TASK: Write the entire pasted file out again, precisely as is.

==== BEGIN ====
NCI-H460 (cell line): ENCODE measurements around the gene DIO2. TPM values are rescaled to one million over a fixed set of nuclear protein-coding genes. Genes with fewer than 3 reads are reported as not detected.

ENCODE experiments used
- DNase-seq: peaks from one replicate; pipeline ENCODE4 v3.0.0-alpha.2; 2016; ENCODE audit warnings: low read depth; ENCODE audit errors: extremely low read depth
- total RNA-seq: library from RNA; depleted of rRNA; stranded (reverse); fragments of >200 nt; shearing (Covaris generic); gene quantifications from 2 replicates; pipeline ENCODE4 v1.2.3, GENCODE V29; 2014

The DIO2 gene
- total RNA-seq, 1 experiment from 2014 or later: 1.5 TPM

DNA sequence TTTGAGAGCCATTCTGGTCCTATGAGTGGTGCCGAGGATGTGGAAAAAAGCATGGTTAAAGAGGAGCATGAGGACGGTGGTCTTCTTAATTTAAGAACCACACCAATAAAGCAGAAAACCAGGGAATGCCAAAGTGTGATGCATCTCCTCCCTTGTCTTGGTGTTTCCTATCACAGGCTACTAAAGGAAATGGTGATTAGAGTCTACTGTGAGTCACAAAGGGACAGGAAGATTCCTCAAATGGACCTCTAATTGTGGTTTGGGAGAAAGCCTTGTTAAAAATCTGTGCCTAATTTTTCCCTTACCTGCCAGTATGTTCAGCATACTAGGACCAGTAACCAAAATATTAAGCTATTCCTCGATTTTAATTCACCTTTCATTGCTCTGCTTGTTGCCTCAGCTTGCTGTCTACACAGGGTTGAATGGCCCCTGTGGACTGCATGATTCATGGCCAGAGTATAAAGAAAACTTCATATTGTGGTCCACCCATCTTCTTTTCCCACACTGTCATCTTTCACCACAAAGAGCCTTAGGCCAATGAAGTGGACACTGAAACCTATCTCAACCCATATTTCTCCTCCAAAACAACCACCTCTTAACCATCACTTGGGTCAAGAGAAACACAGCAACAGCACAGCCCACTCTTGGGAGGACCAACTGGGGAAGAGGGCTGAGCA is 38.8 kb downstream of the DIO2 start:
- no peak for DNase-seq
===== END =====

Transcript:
NCI-H460 (cell line): ENCODE measurements around the gene DIO2. TPM values are rescaled to one million over a fixed set of nuclear protein-coding genes. Genes with fewer than 3 reads are reported as not detected.

ENCODE experiments used
- DNase-seq: peaks from one replicate; pipeline ENCODE4 v3.0.0-alpha.2; 2016; ENCODE audit warnings: low read depth; ENCODE audit errors: extremely low read depth
- total RNA-seq: library from RNA; depleted of rRNA; stranded (reverse); fragments of >200 nt; shearing (Covaris generic); gene quantifications from 2 replicates; pipeline ENCODE4 v1.2.3, GENCODE V29; 2014

The DIO2 gene
- total RNA-seq, 1 experiment from 2014 or later: 1.5 TPM

DNA sequence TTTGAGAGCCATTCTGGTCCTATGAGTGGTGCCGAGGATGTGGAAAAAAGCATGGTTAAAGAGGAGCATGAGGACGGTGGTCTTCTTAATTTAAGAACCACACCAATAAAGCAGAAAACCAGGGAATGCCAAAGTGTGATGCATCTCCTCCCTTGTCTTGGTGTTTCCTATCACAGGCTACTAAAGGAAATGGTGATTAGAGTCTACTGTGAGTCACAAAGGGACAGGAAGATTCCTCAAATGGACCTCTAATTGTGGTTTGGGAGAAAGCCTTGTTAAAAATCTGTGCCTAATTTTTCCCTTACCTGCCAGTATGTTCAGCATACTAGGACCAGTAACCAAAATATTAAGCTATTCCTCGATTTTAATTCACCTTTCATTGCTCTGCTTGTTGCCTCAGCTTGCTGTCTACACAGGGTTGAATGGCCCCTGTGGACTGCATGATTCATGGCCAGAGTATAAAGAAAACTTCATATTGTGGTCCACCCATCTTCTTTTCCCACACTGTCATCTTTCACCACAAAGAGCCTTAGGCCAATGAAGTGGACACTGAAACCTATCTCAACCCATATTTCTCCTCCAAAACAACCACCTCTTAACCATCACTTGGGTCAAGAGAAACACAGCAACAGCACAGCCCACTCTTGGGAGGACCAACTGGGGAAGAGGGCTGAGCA is 38.8 kb downstream of the DIO2 start:
- no peak for DNase-seq